19. I have “Undivided Share” in a property, so what is the difference between “Undivided Share” against interest/benefits accorded by the Developer with a Master Title ?

When one says “undivided share” this usually refers to having your name on the Title with the ‘share’ as undivided with others. This undivided share may be transferred or charged as per Section 106 of the Sabah Land Ordinance. In contrast when you purchase a property which is subject to a Master Title being sub-divided (as when purchasing from Developer with Master Title) your name or share or interest/benefits are not found on the Master Title. The only reference to your interest is contractually derived from the Sale & Purchase Agreement between you and the seller/developer. The only rights you have is to sue the developer if he fails to transfer to you the sub-Title in the future subject to issuance by the Land and Survey Department.

20. The Master Title owned by the Developer cum Vendor is already charged to the Bank (bridging financier). Should the Developer cum Vendor defaulted or bankrupted, what will happen to my interest/benefits contracted in the Sale and Purchase Agreement ?

Normally if there is a loan, your lender will redeem that portion of interest/benefits from the Bridging Financier and hence forth Bridging Financier has no interest at all. Bridging Financier is lender to the developer using the land as a charge. Your lender will usually seek a caveat as notice to the whole of its interest but again where the title is submitted for sub division, this is not permitted while the Title is in the Land And Survey Office. To get around this, your lender will also require the Developer cum Vendor to undertake to refund any funds or hold it harmless in the event of a default or sub-division title not issued. Note, however under Section 12 of the Housing Developer (Control and Licensing) Enactment 1978 states the Developer shall not subject the land to any encumbrance without prior consent from purchaser. This clause is now standard in all Developer’s Sale & Purchase Agreements. The main concern here is that you will still owe money to the bank regardless of what happened to the Developer. What is worst is that if the developer fails to complete the project, you will be paying off your loan (disbursed or whole part – depends on Facility Agreement) for unfinished property over the next 20 years. Therefore, this needs to be considered when purchasing off-plan. My view is that the property should be completed (ready for occupation) before offering for sale which is typical in most developed countries (lately in West Malaysia as well).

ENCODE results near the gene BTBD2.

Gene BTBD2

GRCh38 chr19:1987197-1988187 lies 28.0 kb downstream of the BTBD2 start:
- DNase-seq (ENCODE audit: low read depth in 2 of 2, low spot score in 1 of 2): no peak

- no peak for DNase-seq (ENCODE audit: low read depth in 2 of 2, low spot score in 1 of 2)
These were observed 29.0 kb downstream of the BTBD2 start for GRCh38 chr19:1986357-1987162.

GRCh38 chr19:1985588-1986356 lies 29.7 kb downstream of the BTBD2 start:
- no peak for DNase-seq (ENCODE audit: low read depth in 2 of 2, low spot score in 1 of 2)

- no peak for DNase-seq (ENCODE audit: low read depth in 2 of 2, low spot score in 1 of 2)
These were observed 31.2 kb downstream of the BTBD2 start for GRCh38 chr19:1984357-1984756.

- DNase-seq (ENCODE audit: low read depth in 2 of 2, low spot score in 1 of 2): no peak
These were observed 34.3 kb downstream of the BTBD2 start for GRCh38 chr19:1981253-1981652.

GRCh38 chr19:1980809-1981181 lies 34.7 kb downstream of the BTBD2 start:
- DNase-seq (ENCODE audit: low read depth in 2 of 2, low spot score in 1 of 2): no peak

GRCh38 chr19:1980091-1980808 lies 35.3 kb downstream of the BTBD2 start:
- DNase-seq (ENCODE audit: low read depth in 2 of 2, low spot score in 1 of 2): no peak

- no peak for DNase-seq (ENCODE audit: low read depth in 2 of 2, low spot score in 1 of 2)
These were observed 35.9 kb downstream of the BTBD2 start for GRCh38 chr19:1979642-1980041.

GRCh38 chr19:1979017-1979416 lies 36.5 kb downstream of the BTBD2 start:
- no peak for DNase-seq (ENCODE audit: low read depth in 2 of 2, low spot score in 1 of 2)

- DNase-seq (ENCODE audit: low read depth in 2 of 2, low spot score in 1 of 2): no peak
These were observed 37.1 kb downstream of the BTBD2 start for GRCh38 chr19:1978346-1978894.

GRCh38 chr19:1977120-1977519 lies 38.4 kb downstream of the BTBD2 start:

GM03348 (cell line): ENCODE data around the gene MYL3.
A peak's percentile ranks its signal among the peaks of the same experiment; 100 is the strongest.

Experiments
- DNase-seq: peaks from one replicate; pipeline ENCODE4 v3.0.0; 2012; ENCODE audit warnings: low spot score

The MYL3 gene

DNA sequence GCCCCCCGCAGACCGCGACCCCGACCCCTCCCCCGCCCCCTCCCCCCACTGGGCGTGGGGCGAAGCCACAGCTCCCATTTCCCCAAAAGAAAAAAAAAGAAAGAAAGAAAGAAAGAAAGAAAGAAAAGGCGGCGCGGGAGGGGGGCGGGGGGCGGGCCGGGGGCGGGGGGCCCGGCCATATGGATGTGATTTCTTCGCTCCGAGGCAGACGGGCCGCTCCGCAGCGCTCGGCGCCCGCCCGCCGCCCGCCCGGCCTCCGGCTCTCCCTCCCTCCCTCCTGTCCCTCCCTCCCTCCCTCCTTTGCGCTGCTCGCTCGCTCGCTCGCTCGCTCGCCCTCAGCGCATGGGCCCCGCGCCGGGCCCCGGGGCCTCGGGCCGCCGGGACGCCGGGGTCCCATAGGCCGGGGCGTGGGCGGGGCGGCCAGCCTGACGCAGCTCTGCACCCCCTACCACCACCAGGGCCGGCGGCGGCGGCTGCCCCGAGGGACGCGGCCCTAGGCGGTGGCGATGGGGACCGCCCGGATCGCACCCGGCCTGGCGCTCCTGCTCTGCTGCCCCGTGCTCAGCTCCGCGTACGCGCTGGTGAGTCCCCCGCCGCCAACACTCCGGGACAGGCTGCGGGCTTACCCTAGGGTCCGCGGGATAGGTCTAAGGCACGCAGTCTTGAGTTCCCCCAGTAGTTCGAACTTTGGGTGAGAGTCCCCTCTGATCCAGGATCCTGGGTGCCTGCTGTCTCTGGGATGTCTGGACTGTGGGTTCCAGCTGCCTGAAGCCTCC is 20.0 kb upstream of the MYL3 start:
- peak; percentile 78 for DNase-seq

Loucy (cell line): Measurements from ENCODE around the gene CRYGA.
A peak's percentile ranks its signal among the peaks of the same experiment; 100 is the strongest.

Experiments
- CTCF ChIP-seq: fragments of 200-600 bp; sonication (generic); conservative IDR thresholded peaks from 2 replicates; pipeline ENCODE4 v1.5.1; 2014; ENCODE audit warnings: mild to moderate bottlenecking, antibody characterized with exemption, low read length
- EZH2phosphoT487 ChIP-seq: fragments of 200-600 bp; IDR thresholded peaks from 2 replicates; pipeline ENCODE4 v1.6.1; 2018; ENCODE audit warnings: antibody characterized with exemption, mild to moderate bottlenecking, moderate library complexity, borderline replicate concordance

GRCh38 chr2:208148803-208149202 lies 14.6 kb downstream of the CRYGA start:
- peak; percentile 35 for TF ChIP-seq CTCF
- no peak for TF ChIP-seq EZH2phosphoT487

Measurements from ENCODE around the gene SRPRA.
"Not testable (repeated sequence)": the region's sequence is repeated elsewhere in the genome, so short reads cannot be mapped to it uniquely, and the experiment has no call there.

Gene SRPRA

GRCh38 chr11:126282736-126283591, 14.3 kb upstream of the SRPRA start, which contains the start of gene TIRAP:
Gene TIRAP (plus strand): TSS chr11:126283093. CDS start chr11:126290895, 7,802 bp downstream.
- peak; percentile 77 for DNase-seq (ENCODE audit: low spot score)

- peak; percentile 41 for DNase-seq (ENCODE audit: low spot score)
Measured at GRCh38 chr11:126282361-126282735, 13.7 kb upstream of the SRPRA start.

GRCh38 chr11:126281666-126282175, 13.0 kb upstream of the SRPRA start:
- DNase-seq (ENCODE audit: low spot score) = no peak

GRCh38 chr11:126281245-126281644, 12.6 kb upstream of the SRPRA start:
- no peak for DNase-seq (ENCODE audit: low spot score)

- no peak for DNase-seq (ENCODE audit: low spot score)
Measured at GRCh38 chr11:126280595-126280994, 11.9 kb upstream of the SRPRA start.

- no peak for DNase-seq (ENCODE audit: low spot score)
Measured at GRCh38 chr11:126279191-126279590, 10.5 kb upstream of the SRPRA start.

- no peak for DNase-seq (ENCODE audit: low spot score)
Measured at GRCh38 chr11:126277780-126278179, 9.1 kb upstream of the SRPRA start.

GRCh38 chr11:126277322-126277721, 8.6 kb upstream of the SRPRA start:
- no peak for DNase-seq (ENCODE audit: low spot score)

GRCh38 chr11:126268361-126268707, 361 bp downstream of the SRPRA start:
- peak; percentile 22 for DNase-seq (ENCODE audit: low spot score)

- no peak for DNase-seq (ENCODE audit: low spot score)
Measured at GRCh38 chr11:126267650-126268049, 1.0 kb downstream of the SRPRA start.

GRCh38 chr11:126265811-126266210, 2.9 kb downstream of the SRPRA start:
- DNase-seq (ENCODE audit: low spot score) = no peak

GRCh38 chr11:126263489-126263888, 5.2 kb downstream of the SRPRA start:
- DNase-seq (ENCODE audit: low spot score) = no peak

21. What is this Borneo Housing Mortgage Finance Bhd v Time Engineering Berhad [1996] 2 CLJ 561 (Borneo Finance Case) about in regards to Sabah ?

This is a Federal Court case (highest in Malaysia). In this case, the Chargor (Developer) applied for a bridging loan from Borneo Housing Mortgage Finance on 1 March 1982 and entered into a Sale & Purchase with Time Engineering on 2 Nov 1982. The Charge was created on 28 May 1983. By 23 May 1986, Time Engineering has fully paid the amount to the Chargor. However, Chargor defaulted and subsequently the property was auctioned off to a third party on 30 Nov 1991. This case confirms the requirement for validity of registration (Section 88 of SLO) as paramount. The Charge was registered while the Sale & Purchase was not as there is no Sub-Title. The Developer is not a Bare Trustee until ALL payment is made and gives a registrable transfer (rather than date of Sale & Purchase as argued). (Registrable has special meaning which is the MOT must be signed, witnessed and dated) And this transfer has to be registered if one wants to claim priority (Section 88 of SLO). Arguing the Developer as a Bare Trustee shows equitable interest has transferred to TIME but the Court agreed this only happened in 1986 after the Charge was registered in 1983. Confirmed Sabah uses a Modified Torrens System.

Any Question/Feedback to Chris(at)advocatesolicitor.com

Law as at 3 FEB 2009. FAQ for academic use only and is not legal advice.